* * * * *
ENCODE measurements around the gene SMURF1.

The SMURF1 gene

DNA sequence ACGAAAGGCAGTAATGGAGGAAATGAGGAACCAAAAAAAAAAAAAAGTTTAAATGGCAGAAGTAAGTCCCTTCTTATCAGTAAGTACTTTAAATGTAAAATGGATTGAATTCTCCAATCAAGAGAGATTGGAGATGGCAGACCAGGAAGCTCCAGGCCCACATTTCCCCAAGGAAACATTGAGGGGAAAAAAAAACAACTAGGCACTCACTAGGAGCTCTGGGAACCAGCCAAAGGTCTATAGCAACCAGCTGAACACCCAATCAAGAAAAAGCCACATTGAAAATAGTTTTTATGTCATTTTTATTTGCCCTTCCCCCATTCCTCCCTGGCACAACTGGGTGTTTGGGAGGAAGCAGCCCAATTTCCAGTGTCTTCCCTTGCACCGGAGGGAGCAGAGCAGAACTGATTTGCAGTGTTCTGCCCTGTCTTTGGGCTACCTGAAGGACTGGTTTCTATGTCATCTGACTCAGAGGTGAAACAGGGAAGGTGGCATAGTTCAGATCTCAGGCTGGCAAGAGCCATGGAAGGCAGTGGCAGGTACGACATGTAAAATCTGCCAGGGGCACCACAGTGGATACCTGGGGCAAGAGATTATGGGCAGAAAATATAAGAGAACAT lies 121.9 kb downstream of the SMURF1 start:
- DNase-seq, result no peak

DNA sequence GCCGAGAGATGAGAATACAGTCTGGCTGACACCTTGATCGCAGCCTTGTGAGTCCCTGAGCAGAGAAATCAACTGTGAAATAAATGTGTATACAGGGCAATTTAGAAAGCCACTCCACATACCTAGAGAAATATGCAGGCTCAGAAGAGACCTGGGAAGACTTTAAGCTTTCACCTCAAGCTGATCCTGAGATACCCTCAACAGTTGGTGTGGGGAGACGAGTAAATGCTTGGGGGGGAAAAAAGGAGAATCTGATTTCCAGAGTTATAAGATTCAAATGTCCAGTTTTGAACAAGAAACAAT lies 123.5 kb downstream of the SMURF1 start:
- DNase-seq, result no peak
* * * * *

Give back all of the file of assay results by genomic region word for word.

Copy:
ENCODE measurements around the gene SMURF1.

The SMURF1 gene

DNA sequence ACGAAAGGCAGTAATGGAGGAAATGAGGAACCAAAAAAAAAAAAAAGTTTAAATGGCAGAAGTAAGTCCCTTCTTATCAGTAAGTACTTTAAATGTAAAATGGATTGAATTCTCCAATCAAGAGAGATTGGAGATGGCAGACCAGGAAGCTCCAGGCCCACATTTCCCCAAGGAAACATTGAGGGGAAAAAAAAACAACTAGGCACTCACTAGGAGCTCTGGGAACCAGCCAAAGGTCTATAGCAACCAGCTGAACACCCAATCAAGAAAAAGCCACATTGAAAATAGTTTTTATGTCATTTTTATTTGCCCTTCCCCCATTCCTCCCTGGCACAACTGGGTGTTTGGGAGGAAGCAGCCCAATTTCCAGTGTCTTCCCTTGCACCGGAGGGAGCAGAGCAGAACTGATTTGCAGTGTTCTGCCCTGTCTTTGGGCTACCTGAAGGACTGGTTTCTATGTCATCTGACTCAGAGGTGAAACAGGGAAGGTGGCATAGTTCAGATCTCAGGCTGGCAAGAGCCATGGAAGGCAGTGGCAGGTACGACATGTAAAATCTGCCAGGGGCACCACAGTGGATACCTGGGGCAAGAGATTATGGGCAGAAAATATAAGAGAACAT lies 121.9 kb downstream of the SMURF1 start:
- DNase-seq, result no peak

DNA sequence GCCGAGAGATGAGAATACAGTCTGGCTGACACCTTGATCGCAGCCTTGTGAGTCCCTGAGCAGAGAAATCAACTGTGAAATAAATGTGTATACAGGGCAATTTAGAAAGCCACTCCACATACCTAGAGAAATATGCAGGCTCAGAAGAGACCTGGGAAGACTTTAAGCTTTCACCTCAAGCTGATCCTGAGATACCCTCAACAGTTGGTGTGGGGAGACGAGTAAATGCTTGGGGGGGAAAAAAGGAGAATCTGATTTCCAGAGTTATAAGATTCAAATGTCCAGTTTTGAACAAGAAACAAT lies 123.5 kb downstream of the SMURF1 start:
- DNase-seq, result no peak